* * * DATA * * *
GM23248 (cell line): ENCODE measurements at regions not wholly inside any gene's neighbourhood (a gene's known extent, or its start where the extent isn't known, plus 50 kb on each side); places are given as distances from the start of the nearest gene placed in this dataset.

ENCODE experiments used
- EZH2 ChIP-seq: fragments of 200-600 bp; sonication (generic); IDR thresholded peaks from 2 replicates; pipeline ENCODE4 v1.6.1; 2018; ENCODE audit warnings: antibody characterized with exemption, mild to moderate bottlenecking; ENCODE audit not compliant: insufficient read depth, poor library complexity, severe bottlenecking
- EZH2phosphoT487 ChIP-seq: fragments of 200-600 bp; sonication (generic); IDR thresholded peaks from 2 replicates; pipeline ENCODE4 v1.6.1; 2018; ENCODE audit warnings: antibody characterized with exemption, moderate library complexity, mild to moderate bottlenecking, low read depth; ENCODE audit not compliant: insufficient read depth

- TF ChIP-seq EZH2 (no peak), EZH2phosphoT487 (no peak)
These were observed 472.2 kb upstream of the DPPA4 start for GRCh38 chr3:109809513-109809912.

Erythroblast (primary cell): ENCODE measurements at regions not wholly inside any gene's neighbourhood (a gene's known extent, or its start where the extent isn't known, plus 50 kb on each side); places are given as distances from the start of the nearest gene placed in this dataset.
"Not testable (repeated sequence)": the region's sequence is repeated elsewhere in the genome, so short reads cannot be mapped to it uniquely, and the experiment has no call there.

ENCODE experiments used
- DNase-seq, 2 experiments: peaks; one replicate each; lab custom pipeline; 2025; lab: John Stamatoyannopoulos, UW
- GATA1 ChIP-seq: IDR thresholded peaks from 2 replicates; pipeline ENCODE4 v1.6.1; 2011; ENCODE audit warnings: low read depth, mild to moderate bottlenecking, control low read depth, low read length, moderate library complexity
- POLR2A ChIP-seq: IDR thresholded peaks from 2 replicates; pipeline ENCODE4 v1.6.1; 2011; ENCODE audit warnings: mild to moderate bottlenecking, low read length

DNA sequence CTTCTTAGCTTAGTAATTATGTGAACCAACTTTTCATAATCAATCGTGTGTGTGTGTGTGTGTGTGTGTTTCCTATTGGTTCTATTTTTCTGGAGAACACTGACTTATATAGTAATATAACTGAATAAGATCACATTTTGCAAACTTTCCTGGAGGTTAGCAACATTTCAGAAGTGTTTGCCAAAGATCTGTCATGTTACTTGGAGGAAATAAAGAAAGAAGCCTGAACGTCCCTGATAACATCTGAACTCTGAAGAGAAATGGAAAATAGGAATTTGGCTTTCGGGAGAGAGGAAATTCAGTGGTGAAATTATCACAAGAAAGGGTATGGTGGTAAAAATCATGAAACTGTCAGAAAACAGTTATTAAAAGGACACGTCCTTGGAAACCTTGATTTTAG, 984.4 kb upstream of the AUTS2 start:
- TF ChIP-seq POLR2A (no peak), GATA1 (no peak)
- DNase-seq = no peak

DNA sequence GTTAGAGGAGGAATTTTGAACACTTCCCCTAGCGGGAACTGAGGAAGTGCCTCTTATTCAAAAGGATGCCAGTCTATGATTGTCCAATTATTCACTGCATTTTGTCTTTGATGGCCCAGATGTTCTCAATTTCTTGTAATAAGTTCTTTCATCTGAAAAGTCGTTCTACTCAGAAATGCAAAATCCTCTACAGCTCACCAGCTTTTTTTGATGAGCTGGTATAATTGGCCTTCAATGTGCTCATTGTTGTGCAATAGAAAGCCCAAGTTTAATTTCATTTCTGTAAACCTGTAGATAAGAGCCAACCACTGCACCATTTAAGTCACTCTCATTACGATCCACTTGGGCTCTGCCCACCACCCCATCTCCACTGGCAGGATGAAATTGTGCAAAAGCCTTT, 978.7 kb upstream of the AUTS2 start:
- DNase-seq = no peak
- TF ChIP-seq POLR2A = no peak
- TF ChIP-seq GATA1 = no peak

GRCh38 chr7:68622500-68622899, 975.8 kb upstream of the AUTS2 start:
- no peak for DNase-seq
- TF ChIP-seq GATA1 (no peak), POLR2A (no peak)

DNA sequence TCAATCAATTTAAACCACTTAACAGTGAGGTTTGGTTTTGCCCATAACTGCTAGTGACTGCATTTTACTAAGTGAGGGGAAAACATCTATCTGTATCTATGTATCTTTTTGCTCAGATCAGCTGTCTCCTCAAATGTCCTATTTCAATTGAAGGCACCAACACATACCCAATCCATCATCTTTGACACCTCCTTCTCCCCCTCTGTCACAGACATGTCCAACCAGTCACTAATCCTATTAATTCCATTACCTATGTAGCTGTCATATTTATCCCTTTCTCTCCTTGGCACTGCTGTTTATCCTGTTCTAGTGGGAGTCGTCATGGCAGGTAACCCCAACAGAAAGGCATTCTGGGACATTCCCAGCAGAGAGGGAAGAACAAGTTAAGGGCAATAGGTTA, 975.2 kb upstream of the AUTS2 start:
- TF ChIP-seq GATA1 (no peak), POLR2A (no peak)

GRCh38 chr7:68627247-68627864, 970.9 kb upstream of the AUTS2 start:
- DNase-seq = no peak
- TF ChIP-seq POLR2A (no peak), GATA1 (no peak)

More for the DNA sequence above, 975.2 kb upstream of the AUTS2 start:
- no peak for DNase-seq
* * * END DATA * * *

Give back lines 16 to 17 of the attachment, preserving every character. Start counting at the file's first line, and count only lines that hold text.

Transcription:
DNA sequence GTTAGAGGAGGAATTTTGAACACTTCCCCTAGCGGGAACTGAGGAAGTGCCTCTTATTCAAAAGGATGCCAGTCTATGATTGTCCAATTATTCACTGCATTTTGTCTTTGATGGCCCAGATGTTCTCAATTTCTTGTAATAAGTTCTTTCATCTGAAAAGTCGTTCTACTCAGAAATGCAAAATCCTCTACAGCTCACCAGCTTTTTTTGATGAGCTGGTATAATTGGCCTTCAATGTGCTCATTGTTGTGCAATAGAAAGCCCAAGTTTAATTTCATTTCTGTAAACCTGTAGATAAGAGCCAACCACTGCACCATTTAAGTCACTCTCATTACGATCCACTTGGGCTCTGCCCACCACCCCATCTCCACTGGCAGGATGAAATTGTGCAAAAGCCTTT, 978.7 kb upstream of the AUTS2 start:
- DNase-seq = no peak